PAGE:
Friday, March 12, 2010
Friday Five: Spiritual or Religious?
Mompriest posted this Friday Five that is quite thought provoking:
Yesterday I attended a led conference by Diana Butler Bass. She is presenting new ideas on the state of the church and why there is hope for Christianity. One of her premises is a Newsweek/Washington Post poll from 2005 that states that 55% of the people in this country describe themselves as religious AND spiritual.
Without going into detail about her understandings of religious and spiritual (you may want to attend one of her conferences, if you can) share with us five thoughts ideas or practices that you consider to be "religious." Then share with us five thoughts, ideas, or practices that you consider to be "spiritual."
For example one thought about religion might be that it is "salvation" Or an idea about religion might be that it is an "institution" and a religious practice might be "going to church." An example of spiritual thought might be a phrase from a poem, a spiritual idea might be the inspiration for a piece of art and a spiritual practice might be meditation.
So, five thoughts, ideas, or practices that are religious....and then five thoughts, ideas or practices that are spiritual. OR are they the same thing to you?
I have been to one of Diana Butler Bass’ conferences but it wasn’t on this topic per se. And there are a few comments that I have come up with re. Spiritual/Religious that I want to make:
First of all, in my mind the two go together because I am truly a church woman. But, I do not mean that spiritual and the institution of the church are necessarily the same. Growing up in any church means that from the beginning of one’s faith, we confuse our relationship with God with the institution and family. The boundaries between the “do’s and don’ts” of parents get confused with the do’s and don’ts of God. Prayer gets confused with liturgy and ritual. We confuse the mega myths of life with the facts of faith and we often use the boundaries of church as boundaries of faith. As we grow we find those boundaries too confining and we jettison those boundaries for something “more spiritual” when all we are doing is claiming the boundaryless dimensions of God. So I come up with the following list.
1. Prayer—usually meditative, contemplative (non liturgical). Allowing me to empty myself of me and inviting God to enter. Centering on communion with the One I love and who loves me more than I can ask or imagine.
2. Music—listening, singing, playing it over in my heart and mind. Sometimes it is religious music but Mahler’s Seventh is enough to fall on my knees.
3. Spending time with a friend or a parishioner at the heart level. I do not have to look for Christ when people get to me at a heart level. It is like an open door to Christ that emerges.
4. Fishing—standing in the middle of a stream with bugs flying off the water concentrating on casting my line with a lightness of hand. Taking in the glory of creation.
5. Driving—I spend so much time on the road these days that there is a meditative element to driving. Most of my driving is on the interstate so it isn’t in congestion so I get to admire the scenery. Once again the glory of God’s hand in creation envelops me.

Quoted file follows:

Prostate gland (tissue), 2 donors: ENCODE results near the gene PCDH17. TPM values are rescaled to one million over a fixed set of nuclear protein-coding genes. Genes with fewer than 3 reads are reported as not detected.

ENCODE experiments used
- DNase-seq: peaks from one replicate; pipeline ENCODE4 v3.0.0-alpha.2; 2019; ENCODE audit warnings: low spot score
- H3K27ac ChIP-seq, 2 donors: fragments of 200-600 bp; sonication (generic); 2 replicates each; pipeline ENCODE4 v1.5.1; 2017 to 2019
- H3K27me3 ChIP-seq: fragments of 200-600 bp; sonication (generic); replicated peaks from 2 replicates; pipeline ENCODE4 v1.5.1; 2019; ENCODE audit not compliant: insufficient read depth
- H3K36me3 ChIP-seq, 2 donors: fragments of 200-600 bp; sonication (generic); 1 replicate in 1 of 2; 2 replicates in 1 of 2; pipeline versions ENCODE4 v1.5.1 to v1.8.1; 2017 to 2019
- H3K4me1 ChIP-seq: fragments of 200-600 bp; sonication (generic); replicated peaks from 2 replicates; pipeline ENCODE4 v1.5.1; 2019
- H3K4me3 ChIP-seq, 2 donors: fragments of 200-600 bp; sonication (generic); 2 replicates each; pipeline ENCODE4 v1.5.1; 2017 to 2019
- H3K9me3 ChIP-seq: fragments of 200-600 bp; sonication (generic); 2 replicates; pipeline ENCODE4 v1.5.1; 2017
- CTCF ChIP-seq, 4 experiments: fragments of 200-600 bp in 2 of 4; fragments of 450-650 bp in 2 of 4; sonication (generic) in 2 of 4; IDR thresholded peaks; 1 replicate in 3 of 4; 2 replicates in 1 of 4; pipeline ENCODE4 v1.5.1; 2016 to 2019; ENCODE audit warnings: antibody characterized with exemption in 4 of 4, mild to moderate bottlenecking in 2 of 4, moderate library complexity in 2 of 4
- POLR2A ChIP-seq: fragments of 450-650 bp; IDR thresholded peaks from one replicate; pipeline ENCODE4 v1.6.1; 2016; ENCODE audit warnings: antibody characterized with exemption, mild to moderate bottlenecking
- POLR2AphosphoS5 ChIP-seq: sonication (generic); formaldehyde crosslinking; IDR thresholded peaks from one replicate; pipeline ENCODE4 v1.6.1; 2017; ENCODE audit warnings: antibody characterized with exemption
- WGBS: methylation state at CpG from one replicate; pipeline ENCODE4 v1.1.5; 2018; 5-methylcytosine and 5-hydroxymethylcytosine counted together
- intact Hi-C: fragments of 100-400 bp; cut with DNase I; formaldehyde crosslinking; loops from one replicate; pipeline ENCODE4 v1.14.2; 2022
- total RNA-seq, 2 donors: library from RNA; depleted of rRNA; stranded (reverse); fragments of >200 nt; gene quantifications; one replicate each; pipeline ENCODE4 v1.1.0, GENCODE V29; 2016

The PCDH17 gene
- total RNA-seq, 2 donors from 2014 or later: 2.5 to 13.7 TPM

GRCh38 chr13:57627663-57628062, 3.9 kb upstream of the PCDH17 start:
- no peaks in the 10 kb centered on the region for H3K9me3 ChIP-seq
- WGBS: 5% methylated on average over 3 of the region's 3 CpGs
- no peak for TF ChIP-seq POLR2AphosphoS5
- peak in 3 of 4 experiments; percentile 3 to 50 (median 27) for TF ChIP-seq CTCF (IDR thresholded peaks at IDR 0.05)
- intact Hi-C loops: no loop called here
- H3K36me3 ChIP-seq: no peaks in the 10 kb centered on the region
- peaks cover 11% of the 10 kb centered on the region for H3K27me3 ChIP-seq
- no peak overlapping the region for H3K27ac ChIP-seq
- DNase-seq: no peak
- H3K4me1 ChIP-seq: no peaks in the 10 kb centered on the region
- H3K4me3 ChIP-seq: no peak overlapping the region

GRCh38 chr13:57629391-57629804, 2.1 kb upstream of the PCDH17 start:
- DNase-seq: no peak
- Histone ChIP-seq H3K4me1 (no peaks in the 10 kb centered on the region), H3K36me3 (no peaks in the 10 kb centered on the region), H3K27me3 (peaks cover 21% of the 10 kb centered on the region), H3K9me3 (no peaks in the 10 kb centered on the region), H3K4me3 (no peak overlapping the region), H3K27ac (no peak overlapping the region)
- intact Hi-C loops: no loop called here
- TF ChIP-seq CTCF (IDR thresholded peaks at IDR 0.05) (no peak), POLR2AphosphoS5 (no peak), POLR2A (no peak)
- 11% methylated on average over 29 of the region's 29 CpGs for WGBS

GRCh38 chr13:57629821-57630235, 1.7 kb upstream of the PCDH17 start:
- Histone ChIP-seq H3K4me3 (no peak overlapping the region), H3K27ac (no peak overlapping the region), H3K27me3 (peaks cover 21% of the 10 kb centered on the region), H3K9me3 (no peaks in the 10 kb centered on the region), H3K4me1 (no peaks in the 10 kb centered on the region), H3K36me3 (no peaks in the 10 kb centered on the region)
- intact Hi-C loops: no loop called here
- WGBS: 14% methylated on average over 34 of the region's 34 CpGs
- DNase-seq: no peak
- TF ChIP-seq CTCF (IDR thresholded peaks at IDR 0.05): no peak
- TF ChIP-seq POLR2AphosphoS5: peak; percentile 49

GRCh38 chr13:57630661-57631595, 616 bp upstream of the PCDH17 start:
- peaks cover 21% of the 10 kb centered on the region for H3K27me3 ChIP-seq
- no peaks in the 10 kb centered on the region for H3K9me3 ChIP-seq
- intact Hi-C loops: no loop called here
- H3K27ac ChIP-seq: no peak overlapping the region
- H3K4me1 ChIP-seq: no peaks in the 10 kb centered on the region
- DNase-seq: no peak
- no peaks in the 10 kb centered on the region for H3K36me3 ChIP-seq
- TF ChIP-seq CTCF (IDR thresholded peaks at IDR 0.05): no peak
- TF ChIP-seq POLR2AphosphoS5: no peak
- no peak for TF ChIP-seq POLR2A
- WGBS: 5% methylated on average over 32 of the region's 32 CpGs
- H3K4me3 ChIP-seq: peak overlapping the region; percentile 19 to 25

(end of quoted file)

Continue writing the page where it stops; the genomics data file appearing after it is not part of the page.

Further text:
1. Liturgy—I love the church when it comes together to worship, listen to the Word and gets into worship. My favorite is Christmas Eve which is so magical with everyone with glistening eyes remembering their childhood, children anticipating Santa and hearing the ancient story once again.
2. Church conferences—I love them. I love being around people who are about the same life I am. The business meetings are a bore, but I am usually interested in the way that we shape how we come together: the policy statements, the canons, etc. (Ok, I know I am weird!)
3. The ethos of the Church—Having worked in another denomination for the past 3 years, I know how much I miss the familiar boundaries of my own denomination. My faith is, I believe, is unbounded, but the world in which I live and move and have my being does have boundaries to keep me sane. I love the givens of my denomination: the things that we laugh about, the ways that we discuss our faith. It has been difficult to be in another denomination because I have not been as facile or as glib in it as I am in my own. It has to do with being home.
4. My faith in God is not dependant on Belief. There are no creeds or statements of faith that I even consider when it comes to my relationship with God. (It is why being an Episcopalian is so right for me) So often Religion means “what we have learned about God”. And I think that about half of the parishioners I have had approach God this way instead of inviting God into one’s life.
5. Ritual—All people have ritual. We in the Church have brought ritual to an art form. One of the problems of the present day is that the rituals are changing: the ways that we live have changed. We are no longer living in small towns where all ritualize relationships the same. We are no longer having sit down dinners so that communion has the same meaning. We are not gathering at the swimming hole in the summers to enjoy the dip in the pond. We are no longer finding solace in coming together to mourn our sinfulness. If the Church is going to survive, we are going to have to find new signs of Christ’s presence in our midst and learn what is powerful in those rituals.